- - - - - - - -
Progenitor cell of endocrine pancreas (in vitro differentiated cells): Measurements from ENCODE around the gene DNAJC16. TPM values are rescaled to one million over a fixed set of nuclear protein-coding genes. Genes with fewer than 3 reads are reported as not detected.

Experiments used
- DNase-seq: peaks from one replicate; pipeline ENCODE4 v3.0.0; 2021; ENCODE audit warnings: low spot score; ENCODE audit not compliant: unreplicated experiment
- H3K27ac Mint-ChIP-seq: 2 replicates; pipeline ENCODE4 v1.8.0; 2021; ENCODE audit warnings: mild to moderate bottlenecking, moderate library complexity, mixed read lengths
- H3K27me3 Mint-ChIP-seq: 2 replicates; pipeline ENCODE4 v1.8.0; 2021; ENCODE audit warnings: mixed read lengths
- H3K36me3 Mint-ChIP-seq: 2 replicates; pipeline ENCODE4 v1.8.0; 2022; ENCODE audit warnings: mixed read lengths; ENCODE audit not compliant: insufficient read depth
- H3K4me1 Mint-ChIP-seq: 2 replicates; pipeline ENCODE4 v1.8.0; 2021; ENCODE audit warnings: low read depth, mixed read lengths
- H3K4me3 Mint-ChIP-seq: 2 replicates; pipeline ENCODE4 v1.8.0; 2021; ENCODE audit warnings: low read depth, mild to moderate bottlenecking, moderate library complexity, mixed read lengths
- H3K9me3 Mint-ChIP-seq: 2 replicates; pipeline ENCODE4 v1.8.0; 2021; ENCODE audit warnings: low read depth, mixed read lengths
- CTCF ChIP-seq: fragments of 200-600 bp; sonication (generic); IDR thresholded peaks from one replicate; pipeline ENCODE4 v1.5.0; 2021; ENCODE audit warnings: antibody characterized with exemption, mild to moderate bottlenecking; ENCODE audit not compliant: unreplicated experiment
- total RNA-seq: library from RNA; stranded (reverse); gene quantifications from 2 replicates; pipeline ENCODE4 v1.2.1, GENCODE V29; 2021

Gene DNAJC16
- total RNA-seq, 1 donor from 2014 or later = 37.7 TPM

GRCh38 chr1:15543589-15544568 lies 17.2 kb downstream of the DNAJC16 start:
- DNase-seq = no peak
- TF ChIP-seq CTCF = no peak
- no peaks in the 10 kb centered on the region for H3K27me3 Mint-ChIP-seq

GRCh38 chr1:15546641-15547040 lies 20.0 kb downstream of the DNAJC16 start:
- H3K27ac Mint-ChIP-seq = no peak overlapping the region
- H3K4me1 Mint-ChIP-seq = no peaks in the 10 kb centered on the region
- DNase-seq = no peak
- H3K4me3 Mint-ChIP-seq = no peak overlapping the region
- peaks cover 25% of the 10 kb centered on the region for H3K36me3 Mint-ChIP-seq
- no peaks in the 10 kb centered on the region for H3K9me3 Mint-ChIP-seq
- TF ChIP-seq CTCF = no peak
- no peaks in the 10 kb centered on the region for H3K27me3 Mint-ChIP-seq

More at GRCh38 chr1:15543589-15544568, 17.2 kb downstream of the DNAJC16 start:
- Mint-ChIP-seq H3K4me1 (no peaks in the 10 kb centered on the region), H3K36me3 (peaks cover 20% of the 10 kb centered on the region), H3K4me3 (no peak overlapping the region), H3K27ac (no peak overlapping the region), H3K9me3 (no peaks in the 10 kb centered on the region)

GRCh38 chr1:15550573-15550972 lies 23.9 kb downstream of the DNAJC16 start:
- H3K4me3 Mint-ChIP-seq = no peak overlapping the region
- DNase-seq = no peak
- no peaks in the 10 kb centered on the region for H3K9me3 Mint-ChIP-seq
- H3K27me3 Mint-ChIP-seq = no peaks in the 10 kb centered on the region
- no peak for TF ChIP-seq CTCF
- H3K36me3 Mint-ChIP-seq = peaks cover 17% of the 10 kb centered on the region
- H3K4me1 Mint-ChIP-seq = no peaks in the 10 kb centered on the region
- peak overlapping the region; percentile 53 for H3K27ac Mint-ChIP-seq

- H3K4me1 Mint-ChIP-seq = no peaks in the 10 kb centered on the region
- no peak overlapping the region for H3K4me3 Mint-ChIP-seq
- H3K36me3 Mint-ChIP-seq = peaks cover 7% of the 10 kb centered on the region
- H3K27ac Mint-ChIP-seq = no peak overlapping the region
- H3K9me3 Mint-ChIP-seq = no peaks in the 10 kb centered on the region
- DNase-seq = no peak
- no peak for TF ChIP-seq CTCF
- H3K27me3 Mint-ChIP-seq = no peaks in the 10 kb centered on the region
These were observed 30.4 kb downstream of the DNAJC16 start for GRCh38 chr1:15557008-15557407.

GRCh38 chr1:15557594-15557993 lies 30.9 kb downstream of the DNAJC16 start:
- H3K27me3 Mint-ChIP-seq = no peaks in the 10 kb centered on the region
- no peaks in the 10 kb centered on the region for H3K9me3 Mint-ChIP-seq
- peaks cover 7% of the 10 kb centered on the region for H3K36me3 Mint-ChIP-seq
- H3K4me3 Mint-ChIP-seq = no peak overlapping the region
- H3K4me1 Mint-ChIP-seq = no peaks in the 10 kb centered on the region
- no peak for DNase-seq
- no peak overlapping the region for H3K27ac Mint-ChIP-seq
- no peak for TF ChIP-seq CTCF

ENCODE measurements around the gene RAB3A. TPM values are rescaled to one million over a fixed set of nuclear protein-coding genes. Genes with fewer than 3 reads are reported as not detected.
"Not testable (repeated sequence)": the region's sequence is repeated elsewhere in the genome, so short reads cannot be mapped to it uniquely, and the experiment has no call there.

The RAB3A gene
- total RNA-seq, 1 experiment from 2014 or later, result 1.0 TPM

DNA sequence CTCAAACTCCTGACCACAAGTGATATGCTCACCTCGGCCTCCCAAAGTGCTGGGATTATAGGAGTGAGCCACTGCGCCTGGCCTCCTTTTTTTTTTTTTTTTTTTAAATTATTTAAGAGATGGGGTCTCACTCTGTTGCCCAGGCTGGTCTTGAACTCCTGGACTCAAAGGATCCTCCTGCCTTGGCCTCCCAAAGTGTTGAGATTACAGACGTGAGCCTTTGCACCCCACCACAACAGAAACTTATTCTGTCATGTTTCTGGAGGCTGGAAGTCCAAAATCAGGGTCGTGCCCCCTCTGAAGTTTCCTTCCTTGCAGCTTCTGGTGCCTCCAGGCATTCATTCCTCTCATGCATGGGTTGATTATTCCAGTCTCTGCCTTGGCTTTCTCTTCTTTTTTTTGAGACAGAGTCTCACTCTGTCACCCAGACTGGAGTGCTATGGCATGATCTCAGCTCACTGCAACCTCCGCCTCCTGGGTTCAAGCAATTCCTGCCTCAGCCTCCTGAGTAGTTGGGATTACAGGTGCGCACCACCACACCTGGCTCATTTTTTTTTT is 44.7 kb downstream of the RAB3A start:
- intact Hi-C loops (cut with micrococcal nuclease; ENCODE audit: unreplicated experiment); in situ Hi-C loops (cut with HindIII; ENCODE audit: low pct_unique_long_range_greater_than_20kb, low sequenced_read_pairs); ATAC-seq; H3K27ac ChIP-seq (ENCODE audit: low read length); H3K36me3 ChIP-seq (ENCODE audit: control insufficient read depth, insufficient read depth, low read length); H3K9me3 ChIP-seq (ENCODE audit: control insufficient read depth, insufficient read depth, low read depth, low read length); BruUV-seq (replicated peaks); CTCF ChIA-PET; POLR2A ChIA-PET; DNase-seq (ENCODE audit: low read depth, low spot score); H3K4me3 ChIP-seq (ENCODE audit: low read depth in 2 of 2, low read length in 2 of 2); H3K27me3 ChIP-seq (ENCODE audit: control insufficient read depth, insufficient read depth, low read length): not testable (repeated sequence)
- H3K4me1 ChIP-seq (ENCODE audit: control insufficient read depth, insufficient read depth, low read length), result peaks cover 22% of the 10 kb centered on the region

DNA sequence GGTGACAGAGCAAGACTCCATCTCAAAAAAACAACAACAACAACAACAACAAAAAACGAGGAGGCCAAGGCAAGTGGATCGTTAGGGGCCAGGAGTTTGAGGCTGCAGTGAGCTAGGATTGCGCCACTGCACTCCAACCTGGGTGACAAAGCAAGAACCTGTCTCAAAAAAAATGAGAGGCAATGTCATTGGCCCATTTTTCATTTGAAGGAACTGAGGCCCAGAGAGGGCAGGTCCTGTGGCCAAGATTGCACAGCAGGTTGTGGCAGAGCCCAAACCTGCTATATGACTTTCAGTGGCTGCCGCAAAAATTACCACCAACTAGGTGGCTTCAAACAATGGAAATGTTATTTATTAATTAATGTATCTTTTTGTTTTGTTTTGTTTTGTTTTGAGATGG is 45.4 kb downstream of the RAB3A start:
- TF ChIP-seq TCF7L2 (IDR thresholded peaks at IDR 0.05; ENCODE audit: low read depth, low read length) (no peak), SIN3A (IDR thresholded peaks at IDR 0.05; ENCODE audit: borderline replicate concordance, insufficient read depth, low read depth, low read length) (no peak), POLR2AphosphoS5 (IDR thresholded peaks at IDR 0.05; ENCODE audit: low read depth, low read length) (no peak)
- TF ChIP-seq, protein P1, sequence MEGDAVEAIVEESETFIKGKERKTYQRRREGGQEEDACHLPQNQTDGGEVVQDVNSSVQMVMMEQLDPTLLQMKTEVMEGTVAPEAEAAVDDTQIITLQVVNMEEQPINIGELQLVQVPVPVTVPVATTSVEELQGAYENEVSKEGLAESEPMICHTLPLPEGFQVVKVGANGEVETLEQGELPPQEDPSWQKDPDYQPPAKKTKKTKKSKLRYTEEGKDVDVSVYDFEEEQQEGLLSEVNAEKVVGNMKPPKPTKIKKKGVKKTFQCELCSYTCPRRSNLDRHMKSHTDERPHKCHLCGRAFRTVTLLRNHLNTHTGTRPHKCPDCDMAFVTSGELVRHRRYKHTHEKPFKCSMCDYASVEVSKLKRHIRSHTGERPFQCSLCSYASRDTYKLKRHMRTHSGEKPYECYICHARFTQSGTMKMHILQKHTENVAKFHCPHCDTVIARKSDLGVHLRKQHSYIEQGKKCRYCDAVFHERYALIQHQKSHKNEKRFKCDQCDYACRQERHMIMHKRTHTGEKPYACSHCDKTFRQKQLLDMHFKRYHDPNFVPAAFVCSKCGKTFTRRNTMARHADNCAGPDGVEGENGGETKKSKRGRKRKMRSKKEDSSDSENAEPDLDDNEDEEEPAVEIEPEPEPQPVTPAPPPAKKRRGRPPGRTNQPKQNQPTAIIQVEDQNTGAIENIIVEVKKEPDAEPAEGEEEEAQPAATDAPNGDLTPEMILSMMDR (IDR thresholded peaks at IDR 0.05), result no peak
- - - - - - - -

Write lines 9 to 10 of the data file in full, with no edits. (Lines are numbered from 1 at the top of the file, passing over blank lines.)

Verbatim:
- H3K9me3 Mint-ChIP-seq: 2 replicates; pipeline ENCODE4 v1.8.0; 2021; ENCODE audit warnings: low read depth, mixed read lengths
- CTCF ChIP-seq: fragments of 200-600 bp; sonication (generic); IDR thresholded peaks from one replicate; pipeline ENCODE4 v1.5.0; 2021; ENCODE audit warnings: antibody characterized with exemption, mild to moderate bottlenecking; ENCODE audit not compliant: unreplicated experiment